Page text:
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Geary W. Sikich looks at the emerging business and political risks which organizations need to be aware of and make plans for.

It is December 16th 2015 as I write these lines. Today is Beethoven’s birthday, we are at the yearend and as Christmas approaches it is time to look at what 2016 may bring us. How well will we do, or, how poorly will we perform when, and if, unplanned for crises emerge from threats that we continue to overlook? 

My top picks for threats, emerging crisis issues and high impact risks in 2016 and their current status are:

Radical movements

“[T]he current approach — in which the United States and its allies… seem to be trying to fight the Islamic State without actually fighting — is not only doomed to failure but also likely to have dire … effects.”
David Kilcullen, former Chief Strategist for US State Department Counterterrorism Office of the Coordinator.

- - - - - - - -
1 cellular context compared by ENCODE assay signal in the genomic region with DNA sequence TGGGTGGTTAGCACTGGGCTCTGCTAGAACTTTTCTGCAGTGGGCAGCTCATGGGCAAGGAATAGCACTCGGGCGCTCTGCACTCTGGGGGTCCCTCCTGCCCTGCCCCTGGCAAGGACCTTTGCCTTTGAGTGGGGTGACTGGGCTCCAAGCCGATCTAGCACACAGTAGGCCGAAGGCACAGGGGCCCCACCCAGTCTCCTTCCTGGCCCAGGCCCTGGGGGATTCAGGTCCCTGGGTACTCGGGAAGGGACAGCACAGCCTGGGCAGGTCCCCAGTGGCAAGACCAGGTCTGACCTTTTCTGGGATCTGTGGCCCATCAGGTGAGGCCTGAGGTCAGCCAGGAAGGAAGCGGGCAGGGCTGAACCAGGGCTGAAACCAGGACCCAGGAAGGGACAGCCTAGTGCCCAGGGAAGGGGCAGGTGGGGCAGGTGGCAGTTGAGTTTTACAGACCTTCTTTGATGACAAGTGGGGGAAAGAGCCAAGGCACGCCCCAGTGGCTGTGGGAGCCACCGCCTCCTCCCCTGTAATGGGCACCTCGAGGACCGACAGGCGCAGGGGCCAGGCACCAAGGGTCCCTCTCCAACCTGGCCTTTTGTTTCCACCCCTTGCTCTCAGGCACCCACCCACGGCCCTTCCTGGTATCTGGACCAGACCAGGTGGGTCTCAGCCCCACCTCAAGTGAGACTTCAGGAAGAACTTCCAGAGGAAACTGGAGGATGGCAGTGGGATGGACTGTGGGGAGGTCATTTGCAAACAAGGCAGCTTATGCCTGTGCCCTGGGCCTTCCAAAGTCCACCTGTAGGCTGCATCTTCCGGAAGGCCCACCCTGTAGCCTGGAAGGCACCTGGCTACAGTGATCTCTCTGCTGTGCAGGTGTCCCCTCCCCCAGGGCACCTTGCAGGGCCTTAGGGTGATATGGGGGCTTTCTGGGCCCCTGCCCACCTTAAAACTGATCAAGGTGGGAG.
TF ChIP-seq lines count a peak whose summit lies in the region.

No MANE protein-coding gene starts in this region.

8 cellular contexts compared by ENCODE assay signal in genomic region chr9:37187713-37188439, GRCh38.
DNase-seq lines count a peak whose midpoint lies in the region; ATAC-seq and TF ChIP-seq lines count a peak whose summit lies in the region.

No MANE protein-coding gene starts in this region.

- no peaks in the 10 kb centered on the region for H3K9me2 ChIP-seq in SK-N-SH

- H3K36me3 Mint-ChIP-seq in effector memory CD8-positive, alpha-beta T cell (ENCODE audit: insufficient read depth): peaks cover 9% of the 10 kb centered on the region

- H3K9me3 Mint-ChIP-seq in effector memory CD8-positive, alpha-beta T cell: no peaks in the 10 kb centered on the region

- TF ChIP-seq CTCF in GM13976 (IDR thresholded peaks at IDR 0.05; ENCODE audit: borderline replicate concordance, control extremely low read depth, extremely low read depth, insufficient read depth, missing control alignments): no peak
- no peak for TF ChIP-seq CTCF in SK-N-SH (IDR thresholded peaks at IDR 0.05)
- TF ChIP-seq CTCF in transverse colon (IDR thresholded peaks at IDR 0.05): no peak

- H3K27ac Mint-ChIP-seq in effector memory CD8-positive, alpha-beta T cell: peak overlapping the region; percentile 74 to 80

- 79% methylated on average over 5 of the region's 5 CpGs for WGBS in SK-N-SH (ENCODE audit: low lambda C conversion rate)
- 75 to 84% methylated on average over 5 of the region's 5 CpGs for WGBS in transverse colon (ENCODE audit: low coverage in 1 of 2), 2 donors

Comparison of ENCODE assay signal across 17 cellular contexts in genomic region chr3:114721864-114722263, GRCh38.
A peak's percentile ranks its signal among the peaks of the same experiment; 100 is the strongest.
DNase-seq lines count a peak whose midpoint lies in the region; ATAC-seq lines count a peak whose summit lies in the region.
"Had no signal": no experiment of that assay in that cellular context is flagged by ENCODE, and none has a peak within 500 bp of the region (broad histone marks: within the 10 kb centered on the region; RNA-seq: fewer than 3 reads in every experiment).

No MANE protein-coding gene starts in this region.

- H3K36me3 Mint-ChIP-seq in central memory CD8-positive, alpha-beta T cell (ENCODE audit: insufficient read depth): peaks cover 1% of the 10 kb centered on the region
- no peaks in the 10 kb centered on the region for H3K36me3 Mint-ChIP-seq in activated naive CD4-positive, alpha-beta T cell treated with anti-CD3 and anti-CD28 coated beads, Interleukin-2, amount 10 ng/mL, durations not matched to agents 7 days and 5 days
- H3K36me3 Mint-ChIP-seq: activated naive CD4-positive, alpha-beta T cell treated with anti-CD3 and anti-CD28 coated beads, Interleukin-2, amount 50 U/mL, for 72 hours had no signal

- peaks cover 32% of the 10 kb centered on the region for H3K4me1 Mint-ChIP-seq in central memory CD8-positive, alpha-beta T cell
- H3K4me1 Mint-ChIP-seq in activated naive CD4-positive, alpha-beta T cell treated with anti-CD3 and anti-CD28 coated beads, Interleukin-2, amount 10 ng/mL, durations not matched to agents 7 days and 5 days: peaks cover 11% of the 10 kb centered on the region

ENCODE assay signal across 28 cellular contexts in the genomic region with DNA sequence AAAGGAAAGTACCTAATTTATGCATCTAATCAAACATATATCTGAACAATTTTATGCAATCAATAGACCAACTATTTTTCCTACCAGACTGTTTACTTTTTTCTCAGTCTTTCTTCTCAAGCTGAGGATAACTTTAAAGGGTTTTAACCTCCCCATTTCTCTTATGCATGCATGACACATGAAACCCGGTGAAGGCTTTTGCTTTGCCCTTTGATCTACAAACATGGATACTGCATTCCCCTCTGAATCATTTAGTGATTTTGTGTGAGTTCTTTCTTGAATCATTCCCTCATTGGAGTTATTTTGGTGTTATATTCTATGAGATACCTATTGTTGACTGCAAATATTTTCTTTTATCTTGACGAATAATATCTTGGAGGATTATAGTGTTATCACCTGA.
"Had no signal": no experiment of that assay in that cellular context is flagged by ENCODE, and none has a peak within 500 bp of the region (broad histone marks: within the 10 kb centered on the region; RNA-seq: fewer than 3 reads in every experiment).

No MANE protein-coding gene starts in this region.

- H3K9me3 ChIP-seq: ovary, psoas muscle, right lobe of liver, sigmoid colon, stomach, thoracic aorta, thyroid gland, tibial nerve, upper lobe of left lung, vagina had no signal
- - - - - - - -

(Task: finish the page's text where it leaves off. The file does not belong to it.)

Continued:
The rise of radical movements, such as ISIS / ISIL / IS, have begun to exert their violent influence on a worldwide basis.  No longer is the threat posed by radical movements confined to a geographic region.  After the recent attacks in Paris and San Bernardino, the world is finally starting to realize the threat of ISIS and other radical movements.  Displaced persons, refugees and migrating populations put a burden on host nations and offer radical groups a means of infiltration.

We see little of substance in terms of action; and a lot of rhetoric from government in the affiliated countries that is meaningless to the radical movements.  2016 should see an uptick in violent expression by radical groups across the globe.  For the US, the tinderbox will be the elections in November, but events will start to occur long before, as the campaigning gets into full swing.

Sovereign debt

Worldwide sovereign debt and government spending by many nations is out of control.  As interest rates rise how will governments deal with the debt issue?  From a continuity planning perspective this should be a concern as potential debt defaults will have a direct impact on budgets, profits and stability.  2016 should see increasing concern regarding sovereign debt, especially in the USA with elections in late 2016.